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December 7, 2019

Flawed ‘honour’

Editorial

 
December 7, 2019

A medical board which has examined the body of Gul Sama, the child aged around 10 years who was allegedly killed for honour as ‘karo kari’ in a village in the Dadu district a fortnight ago, has found her face, neck and torso to be badly fractured. They believe these injuries which caused her death followed a jirga verdict. The body was exhumed from a graveyard near the Kirthar range for examination and a number of persons including the girl’s father are under arrest. There are attempts on to detain others in the case, some of whom have fled towards Balochistan. The precise details of why the girl was declared ‘kari’ is not clear, but people in the neighbourhood say it arose from her playing with children from neighbouring homes.

While human rights groups have expressed deep concern over the stoning, the fact is that despite an attempt to tighten up laws on honour killings notably after the murder of Qandeel Baloch, such cases continue under the system of feudal justice and jirga verdicts still in place even in more developed areas. In this case a police officer became the complainant in the matter. We do not know how many other girls may have been killed without the truth surfacing. The parents of Gul Sama say the stones had fallen on her in an accident. However, it is known arrangements had been made earlier for her funeral by a local cleric.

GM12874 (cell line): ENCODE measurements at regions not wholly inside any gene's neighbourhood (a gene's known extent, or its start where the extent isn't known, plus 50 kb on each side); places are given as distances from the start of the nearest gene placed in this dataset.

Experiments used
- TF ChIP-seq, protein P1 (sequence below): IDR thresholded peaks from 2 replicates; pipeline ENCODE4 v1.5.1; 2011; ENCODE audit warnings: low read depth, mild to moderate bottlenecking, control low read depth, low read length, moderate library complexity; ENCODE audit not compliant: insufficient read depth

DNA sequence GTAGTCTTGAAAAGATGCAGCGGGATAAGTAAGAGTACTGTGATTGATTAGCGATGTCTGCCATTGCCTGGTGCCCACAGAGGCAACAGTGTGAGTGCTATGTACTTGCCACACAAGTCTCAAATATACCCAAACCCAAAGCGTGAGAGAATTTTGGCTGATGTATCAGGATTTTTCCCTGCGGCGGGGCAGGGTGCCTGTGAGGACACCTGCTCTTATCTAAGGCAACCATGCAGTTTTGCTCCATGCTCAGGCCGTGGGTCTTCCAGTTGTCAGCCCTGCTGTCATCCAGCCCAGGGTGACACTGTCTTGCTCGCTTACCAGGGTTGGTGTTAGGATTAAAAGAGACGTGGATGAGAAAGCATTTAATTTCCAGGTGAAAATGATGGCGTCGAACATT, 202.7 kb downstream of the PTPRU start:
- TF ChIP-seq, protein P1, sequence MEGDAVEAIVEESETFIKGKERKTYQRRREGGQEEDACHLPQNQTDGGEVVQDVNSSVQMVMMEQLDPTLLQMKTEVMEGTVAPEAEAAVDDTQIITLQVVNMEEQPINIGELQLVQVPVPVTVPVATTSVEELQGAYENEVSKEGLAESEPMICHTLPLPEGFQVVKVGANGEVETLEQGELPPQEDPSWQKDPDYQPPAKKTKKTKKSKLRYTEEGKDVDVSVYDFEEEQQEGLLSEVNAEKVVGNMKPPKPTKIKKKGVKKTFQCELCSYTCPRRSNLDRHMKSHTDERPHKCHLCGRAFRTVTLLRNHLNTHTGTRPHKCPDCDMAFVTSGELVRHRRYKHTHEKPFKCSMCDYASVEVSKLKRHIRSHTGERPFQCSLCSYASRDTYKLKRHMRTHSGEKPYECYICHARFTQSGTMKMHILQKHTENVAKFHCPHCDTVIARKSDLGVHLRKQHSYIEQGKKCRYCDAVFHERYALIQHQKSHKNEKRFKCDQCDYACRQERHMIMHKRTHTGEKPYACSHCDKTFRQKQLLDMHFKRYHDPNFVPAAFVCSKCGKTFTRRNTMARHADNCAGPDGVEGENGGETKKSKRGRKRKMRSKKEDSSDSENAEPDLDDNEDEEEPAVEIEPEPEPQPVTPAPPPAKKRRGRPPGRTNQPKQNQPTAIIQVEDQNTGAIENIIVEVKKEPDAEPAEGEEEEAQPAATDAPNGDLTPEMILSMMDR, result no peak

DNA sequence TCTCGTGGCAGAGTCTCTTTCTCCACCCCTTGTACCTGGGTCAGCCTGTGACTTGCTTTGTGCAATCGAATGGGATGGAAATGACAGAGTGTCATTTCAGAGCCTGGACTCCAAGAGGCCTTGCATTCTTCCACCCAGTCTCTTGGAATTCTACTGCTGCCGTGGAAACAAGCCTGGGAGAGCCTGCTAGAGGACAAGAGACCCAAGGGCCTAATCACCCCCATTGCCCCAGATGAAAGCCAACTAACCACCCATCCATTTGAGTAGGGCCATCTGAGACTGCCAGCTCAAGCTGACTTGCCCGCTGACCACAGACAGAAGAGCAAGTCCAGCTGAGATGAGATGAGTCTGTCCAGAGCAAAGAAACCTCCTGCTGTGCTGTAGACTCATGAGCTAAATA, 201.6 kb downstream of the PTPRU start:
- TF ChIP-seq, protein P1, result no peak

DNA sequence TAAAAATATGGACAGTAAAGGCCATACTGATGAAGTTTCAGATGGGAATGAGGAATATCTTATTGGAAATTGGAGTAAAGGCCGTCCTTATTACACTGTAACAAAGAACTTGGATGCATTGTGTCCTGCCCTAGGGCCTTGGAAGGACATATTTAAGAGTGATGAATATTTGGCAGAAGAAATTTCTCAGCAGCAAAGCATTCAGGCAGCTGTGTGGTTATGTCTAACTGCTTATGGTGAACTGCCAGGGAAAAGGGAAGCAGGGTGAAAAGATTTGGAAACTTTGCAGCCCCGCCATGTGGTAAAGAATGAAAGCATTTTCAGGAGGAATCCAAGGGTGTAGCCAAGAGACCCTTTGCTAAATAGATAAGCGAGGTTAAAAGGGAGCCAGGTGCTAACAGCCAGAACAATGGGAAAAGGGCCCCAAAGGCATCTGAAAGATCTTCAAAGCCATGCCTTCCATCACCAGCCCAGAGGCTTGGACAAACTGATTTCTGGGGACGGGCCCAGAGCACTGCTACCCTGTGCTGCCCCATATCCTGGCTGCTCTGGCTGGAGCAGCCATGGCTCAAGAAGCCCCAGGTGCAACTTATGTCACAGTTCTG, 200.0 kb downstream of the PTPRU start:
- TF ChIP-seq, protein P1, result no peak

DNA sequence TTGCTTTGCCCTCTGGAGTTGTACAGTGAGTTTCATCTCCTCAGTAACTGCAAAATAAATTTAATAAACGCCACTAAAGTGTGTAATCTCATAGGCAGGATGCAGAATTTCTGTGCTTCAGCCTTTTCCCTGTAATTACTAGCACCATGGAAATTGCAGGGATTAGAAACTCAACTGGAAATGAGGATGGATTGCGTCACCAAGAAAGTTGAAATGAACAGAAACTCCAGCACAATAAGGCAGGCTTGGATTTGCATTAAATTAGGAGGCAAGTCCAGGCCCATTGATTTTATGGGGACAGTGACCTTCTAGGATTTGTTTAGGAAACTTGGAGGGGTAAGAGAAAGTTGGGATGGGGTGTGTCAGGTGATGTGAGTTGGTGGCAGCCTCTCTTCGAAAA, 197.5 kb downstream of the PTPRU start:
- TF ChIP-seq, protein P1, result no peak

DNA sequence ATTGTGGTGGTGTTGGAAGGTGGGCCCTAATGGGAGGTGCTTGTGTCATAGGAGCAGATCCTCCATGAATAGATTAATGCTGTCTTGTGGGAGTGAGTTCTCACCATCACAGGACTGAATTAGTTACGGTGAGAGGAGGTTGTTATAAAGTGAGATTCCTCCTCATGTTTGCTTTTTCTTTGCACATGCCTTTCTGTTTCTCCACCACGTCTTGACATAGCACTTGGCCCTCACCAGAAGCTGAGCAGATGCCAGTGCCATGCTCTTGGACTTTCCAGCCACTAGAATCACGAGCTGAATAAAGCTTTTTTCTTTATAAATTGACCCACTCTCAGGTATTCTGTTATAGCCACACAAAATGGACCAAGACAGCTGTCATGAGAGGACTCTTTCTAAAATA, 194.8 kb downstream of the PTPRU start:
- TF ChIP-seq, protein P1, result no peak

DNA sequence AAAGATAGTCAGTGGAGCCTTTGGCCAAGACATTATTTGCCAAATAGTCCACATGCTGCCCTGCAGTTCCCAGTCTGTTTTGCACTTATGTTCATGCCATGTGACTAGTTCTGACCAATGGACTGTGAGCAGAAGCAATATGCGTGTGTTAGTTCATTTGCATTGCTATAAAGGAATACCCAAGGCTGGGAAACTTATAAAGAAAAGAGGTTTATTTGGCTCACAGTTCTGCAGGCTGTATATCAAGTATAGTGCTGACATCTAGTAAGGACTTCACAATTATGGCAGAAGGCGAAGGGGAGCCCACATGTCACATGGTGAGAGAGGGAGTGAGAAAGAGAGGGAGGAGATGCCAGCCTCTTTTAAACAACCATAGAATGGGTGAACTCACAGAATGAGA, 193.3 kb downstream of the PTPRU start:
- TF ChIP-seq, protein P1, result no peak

The reality is that some 1000 women continue to be killed each year on the grounds of honour. There are also other kinds of violence against women, such as the kidnapping of Dua Mangi from DHA in Karachi. Although it appears the case is turning into one of kidnapping for ransom, with an amount reportedly demanded from the family, what is shocking are the remarks appearing over social media. Using their full names and pictures people ask why Dua was walking in a public space, what clothes she was wearing and why she was accompanied by a young man. Such attitudes explain why women remain at huge risk in our country. The problem will continue until they can be respected as citizens who have equal rights and who must not be used on the pretext of saving family honour or on other grounds.